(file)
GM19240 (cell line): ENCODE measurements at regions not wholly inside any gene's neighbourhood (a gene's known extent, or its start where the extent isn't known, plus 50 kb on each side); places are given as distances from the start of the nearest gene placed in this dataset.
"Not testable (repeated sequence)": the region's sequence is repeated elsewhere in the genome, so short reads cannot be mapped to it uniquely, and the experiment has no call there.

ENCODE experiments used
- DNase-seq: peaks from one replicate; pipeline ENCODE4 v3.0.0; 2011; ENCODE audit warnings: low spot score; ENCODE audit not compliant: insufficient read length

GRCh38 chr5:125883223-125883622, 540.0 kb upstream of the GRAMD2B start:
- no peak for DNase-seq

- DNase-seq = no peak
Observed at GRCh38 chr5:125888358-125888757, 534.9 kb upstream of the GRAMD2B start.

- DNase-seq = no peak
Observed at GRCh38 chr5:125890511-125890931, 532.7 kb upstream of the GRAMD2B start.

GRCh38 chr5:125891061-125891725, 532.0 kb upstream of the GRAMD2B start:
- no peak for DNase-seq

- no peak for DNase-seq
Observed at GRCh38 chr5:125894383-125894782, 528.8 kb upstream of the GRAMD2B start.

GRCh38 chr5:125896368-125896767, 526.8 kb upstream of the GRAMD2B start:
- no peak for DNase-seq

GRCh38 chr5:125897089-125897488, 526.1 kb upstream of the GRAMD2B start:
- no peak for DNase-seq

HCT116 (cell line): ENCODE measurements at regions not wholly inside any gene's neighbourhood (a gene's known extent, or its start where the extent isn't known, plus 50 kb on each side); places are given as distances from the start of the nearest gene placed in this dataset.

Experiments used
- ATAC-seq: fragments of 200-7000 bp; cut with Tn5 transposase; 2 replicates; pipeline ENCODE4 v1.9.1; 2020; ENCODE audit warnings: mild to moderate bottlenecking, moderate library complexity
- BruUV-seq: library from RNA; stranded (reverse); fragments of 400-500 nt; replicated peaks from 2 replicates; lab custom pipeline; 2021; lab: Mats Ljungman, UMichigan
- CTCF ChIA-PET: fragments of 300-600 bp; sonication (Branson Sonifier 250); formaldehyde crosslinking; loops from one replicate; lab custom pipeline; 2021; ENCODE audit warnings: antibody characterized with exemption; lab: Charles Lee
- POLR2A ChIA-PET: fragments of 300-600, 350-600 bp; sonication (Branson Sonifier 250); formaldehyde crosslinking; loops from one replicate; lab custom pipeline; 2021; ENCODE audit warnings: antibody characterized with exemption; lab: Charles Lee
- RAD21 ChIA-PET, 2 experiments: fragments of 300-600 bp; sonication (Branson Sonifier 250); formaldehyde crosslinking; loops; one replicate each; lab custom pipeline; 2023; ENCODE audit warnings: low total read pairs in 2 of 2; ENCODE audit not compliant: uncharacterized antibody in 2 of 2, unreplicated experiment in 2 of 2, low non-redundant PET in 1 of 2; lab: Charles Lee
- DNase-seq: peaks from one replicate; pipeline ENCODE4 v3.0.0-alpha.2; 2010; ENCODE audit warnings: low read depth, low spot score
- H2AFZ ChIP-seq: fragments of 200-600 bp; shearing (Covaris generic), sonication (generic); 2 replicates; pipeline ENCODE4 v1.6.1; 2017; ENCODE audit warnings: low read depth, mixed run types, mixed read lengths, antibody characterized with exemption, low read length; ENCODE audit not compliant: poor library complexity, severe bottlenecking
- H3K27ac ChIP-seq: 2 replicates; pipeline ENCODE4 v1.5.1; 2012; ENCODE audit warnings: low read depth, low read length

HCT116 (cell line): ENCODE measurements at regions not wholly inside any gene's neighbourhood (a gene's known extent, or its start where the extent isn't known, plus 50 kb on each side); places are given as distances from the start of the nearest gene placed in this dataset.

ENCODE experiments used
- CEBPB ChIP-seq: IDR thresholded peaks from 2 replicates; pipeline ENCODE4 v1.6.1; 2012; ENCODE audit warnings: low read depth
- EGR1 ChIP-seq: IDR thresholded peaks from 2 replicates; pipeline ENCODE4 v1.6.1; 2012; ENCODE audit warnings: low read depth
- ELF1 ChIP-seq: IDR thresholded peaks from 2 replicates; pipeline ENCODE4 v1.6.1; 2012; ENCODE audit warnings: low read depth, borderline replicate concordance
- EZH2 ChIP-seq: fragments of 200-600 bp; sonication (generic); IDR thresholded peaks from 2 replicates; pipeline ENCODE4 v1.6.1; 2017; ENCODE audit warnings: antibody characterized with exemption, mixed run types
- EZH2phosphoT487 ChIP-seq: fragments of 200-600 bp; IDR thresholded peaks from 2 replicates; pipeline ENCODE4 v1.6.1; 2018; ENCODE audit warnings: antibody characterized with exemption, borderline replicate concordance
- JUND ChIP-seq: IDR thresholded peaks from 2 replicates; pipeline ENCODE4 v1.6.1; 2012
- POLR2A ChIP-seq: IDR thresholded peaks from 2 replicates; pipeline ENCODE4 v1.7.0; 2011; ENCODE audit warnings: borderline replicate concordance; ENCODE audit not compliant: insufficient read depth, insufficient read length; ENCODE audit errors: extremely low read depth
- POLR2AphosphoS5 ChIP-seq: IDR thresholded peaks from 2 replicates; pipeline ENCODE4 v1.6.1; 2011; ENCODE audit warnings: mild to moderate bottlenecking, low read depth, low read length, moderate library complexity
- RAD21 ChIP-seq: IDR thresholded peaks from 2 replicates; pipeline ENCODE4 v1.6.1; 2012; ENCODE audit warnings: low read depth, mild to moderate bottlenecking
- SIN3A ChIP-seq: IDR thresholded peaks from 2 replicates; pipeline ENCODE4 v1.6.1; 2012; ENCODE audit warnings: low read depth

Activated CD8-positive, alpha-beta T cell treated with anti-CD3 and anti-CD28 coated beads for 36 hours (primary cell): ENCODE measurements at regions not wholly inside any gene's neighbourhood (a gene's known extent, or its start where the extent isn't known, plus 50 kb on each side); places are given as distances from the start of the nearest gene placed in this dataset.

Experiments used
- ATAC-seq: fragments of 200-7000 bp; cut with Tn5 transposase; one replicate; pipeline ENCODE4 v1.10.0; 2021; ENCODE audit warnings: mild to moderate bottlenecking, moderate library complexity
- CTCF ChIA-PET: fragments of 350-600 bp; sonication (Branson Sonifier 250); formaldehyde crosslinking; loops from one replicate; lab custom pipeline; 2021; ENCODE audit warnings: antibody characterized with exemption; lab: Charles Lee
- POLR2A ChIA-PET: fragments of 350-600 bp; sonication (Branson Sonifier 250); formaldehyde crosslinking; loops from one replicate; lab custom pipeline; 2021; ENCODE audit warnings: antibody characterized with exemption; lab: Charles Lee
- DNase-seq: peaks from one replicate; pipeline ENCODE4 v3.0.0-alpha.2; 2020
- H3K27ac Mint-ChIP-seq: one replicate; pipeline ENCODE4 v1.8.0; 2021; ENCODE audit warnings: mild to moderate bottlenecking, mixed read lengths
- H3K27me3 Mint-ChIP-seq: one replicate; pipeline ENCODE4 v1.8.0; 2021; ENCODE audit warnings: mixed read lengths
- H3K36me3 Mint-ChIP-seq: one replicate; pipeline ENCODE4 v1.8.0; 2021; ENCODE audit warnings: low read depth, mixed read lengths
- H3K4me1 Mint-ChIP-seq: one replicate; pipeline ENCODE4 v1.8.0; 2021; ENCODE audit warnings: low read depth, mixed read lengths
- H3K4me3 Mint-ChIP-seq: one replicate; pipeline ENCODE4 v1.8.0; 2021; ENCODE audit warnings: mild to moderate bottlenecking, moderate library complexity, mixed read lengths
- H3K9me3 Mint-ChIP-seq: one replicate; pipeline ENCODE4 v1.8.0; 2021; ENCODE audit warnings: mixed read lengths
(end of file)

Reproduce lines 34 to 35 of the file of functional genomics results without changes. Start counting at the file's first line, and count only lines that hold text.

- EZH2 ChIP-seq: fragments of 200-600 bp; sonication (generic); IDR thresholded peaks from 2 replicates; pipeline ENCODE4 v1.6.1; 2017; ENCODE audit warnings: antibody characterized with exemption, mixed run types
- EZH2phosphoT487 ChIP-seq: fragments of 200-600 bp; IDR thresholded peaks from 2 replicates; pipeline ENCODE4 v1.6.1; 2018; ENCODE audit warnings: antibody characterized with exemption, borderline replicate concordance